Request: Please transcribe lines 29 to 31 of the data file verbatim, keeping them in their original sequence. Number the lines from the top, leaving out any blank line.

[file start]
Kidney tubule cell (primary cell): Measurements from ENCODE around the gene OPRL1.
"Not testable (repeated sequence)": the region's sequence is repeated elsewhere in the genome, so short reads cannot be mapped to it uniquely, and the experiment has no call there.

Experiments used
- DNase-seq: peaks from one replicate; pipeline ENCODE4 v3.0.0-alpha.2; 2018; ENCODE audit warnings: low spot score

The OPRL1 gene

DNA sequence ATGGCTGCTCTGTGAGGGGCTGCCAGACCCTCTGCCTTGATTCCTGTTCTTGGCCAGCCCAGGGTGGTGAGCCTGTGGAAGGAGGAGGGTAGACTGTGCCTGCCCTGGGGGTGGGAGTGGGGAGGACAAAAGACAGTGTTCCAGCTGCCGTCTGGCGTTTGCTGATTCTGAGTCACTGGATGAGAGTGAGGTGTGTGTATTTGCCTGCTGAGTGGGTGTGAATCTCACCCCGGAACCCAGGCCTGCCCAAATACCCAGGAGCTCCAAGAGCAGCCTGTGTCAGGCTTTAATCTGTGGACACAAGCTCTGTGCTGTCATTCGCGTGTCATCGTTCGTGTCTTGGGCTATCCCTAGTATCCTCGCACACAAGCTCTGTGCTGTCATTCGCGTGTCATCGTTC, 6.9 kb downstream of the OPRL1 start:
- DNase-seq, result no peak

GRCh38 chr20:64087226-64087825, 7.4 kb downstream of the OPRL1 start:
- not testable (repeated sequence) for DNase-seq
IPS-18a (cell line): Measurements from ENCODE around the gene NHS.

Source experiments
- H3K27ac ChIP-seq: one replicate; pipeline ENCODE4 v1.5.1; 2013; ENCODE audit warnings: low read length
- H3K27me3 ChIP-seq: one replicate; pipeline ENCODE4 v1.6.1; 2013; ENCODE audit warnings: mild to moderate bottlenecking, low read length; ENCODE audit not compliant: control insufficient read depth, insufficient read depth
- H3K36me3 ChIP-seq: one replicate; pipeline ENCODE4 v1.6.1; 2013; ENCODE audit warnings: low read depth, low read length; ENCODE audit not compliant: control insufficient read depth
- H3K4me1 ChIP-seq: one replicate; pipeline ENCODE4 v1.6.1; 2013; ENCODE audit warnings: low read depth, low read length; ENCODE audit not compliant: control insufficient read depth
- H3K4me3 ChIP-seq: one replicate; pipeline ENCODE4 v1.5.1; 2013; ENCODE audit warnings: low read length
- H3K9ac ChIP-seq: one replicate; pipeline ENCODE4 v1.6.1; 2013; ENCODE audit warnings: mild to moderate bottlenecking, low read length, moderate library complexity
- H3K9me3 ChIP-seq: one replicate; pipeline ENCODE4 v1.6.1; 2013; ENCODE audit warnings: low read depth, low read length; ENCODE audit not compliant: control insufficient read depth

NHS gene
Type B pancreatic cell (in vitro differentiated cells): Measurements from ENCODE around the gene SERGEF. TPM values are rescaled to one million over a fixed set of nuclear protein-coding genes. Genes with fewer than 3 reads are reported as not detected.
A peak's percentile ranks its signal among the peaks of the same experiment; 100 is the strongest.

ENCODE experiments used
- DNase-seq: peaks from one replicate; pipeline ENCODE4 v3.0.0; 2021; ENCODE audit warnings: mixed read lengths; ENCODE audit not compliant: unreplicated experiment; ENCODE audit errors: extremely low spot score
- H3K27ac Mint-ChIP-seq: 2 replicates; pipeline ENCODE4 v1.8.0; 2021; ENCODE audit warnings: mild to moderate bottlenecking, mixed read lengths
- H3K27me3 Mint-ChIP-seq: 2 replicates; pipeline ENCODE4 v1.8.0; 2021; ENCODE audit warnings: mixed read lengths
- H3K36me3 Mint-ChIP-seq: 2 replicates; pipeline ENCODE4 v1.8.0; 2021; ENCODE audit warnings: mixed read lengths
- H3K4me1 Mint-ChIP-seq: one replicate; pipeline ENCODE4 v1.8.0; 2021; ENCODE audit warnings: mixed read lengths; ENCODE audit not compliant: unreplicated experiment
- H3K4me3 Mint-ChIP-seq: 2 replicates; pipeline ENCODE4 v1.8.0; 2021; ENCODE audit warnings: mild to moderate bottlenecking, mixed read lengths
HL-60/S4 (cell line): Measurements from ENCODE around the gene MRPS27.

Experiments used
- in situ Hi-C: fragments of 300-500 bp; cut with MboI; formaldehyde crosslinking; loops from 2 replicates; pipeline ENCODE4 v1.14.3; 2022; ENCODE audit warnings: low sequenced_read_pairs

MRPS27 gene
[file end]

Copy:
HL-60/S4 (cell line): Measurements from ENCODE around the gene MRPS27.

Experiments used
- in situ Hi-C: fragments of 300-500 bp; cut with MboI; formaldehyde crosslinking; loops from 2 replicates; pipeline ENCODE4 v1.14.3; 2022; ENCODE audit warnings: low sequenced_read_pairs